With the filler style material removed, the progression of abilities between the two is rather well played and feels just right. Freeza’s shift to his final form brings an immense amount of power out and he has no qualms in using it, though it’s good to see it takes an effect on him. With Goku, it takes a bit more since he’s continually pushing his body whereas Freeza has reached his pinnacle prior and has rested his laurels on that. Goku, like other Saiyans, only become more powerful the more difficult blows they deal with so someone like Freeza just brings him to a whole other level. The welcome part is with the whole Super Saiyan aspect as part of it is somewhat explained in that the reason it’s legendary is because it requires some amount of a good and pure heart involved, one that is enraged as the two passions burning together can bring a Saiyan to a whole other level. With Vegeta and the others being all about the fighting for the sake of fighting and getting stronger, and being cruel, they’ve missed out on that key component.

The fight between the two lasts about ten episodes here and doesn’t truly conclude in this set, but we get to see the rise of it to the upper levels which is really very engaging. Freeza was not a favorite villain from the first time I saw him, dubbed no less, and revisiting it in the Japanese language didn’t do much the next time around since it was a seemingly endless arc. With the tighter episodes here due to the Kai cut, the fight be-tween them moves at a very good clip and keeps it largely engaging and entertaining. It does get a little problematic since Goku does have that good heart and keeps giving Freeza chances, but you have to sus-pect that some of it is because he just wants to see Freeza really give him a challenge.

In Summary:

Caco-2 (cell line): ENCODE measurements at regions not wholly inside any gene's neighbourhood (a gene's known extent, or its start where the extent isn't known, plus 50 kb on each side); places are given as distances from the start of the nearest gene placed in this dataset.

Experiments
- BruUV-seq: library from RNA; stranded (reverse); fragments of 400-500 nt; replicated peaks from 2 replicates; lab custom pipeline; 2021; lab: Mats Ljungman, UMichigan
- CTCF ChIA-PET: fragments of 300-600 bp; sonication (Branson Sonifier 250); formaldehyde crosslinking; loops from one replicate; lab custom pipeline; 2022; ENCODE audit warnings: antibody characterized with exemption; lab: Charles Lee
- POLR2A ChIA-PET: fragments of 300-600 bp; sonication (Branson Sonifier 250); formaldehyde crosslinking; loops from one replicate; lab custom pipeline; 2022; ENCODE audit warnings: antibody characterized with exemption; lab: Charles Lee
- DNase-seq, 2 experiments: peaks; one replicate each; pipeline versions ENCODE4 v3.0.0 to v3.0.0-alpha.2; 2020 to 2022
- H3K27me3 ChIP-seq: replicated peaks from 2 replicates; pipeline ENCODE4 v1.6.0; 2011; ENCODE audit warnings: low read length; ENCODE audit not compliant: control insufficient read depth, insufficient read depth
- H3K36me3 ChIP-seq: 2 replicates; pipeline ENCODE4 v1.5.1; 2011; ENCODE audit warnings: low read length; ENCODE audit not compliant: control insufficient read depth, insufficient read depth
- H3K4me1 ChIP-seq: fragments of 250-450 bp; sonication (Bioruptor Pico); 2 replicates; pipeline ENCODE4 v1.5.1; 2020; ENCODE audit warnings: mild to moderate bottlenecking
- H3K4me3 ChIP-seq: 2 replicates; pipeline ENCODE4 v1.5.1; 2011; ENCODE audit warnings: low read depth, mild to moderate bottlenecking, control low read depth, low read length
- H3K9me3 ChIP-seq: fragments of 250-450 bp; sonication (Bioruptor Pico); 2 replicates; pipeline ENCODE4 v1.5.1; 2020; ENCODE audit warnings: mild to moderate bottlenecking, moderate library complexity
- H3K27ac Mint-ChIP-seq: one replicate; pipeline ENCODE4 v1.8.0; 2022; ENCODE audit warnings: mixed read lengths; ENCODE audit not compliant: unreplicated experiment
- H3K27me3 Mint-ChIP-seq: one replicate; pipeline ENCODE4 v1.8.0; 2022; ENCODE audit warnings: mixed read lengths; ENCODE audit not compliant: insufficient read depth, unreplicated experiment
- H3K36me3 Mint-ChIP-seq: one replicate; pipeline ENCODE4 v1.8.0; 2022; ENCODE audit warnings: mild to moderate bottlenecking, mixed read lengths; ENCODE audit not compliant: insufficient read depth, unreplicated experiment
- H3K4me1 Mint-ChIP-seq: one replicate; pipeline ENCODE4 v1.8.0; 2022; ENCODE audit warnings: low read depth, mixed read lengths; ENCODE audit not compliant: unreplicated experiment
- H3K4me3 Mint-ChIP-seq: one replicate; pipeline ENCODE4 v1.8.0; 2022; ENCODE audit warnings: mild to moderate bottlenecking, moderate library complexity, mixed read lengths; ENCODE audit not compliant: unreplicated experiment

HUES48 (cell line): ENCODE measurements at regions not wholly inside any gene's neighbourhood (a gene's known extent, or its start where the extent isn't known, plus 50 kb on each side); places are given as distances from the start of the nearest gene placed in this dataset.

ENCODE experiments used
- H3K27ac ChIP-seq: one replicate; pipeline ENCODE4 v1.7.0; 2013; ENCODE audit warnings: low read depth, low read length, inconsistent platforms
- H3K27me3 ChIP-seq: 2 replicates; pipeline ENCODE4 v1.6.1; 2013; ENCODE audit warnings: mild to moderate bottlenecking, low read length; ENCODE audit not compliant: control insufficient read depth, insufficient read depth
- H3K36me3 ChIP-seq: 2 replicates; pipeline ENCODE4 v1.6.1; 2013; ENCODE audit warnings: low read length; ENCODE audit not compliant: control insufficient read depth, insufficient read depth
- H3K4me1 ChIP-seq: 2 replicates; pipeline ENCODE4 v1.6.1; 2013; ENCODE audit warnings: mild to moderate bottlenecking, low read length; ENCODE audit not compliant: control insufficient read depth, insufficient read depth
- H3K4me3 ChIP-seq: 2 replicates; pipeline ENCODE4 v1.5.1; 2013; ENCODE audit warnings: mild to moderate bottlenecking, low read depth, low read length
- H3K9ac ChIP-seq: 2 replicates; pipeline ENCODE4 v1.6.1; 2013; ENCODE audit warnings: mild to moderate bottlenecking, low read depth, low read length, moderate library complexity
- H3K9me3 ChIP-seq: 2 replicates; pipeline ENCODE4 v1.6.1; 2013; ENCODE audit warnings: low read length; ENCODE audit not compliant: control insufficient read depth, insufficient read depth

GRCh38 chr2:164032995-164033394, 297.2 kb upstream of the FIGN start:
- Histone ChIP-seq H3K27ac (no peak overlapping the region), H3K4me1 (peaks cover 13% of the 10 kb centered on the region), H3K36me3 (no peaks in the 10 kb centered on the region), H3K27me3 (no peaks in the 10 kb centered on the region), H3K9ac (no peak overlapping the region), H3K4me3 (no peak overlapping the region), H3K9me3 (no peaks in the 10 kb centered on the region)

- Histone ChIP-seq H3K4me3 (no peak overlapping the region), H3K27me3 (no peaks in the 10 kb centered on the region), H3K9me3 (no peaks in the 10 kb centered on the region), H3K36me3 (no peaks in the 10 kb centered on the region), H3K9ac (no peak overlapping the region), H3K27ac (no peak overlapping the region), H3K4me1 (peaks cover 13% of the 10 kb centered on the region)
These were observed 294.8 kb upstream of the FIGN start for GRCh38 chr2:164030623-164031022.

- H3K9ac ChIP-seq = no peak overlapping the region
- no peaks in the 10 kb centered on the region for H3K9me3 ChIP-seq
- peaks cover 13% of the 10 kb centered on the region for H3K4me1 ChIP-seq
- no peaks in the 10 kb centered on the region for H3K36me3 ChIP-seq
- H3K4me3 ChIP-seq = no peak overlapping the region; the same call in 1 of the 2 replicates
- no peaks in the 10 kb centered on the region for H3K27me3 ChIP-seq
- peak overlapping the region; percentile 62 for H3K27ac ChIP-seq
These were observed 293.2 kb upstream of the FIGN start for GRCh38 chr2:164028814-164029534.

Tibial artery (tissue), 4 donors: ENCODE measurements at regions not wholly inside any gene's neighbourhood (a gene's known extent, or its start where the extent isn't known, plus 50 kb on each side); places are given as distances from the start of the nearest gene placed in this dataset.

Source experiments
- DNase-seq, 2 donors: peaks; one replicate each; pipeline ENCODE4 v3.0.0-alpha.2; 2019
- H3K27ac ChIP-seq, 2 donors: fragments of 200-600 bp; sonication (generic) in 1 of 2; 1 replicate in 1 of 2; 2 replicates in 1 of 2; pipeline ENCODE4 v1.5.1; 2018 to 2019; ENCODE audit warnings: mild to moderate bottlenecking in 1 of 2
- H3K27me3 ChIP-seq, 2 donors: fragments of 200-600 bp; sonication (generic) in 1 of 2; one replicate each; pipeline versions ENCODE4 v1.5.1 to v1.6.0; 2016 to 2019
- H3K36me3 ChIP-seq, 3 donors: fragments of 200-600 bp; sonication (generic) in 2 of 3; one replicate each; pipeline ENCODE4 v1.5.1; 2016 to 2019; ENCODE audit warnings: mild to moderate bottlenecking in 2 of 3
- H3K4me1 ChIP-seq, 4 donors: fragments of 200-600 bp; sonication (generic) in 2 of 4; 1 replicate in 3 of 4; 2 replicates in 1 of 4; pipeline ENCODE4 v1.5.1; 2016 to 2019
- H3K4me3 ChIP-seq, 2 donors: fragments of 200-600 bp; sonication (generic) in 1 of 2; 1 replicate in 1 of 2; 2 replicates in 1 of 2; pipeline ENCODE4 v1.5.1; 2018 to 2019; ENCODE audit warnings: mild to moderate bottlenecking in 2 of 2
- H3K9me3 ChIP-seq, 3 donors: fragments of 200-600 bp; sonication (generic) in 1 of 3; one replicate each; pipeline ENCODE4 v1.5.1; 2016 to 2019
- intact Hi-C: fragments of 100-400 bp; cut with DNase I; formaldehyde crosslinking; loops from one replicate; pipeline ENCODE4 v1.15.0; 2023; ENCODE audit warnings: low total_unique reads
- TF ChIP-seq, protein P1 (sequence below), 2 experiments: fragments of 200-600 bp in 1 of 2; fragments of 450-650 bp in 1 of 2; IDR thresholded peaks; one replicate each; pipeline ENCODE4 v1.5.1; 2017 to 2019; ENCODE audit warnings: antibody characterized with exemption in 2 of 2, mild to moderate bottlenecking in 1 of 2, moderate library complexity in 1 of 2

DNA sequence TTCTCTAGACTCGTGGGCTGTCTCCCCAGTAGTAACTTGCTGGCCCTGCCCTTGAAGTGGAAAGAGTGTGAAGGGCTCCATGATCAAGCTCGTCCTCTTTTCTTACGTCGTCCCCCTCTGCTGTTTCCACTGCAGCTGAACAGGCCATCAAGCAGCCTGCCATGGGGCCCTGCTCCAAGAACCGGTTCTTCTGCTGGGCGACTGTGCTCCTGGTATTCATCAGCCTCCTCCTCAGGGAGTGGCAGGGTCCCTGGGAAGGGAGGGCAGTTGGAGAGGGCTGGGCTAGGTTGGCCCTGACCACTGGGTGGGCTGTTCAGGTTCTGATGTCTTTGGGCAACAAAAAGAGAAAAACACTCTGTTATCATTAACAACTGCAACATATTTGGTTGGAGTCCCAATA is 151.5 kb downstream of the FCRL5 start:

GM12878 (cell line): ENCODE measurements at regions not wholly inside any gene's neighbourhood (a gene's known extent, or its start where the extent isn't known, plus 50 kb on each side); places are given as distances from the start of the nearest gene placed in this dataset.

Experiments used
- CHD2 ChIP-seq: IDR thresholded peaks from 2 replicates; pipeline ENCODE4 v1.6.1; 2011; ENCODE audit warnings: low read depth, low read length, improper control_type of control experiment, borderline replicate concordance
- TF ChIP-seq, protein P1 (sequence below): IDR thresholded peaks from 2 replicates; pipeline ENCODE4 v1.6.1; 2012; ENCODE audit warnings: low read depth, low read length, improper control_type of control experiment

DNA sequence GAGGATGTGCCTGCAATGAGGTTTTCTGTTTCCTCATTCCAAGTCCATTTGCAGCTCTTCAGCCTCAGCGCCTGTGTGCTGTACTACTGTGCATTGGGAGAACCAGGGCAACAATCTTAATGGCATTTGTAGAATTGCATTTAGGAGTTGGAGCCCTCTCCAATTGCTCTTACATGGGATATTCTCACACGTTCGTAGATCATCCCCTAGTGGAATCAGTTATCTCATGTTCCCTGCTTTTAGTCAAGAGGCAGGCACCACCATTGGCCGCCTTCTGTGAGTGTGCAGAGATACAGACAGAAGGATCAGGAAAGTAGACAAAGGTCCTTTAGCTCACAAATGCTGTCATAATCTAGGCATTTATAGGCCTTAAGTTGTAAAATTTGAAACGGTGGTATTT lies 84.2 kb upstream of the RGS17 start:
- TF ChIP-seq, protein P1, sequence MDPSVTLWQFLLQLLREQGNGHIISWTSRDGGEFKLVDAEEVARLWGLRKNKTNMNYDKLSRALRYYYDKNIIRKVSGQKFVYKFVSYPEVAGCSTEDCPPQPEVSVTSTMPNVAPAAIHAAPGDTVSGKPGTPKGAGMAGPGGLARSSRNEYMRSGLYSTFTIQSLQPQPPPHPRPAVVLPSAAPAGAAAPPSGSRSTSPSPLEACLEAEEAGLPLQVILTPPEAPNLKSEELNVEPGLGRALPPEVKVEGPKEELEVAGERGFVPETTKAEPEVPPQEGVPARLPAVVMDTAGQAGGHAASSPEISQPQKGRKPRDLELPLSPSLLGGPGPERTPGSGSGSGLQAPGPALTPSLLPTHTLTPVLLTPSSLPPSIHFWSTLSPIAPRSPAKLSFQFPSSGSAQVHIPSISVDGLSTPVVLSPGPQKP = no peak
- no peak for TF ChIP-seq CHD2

The fourth installment of Dragon Ball Z Kai is chock full of the action and it keeps you pretty engaged since it moves things up by several orders when it comes to the stakes. With the Name-kian’s falling away, Vegeta getting himself pummeled and Goku’s friends coping with some se-rious issues themselves, it’s all dwarfed by the fact that Freeza is ready and capable to destroy the entire planet. There’s a decent bit of strategizing that goes on with the storyline here towards the end as the Dragon Balls themselves come into play again, but a lot of it feels like it’s a whole lot of “if you had done some of this the first time around, you wouldn’t be this bad off now” kind of stuff. Still, as uneven as Kai was at the start, it’s finding its groove here and the Freeza arc definitely is benefiting from the new cut.

Japanese Dolby TrueHD 2.0 Language, English Dolby TrueHD 5.1 Language, English Subtitles, Clean Opening, Clean Closing

Content Grade: A-
Audio Grade: B+
Video Grade: B
Packaging Grade: B
Menu Grade: C-
Extras Grade: B-

Released By: FUNimation
Release Date: March 8th, 2011
MSRP: $34.98
Running Time: 325 Minutes
Video Encoding: 1080p AVC
Aspect Ratio: 1.33:1

Review Equipment:
Sony KDS-R70XBR2 70″ LCoS 1080P HDTV, Sony PlayStation3 Blu-ray player via HDMI set to 1080p, Onkyo TX-SR605 Receiver and Panasonic SB-TP20S Multi-Channel Speaker System With 100-Watt Subwoofer.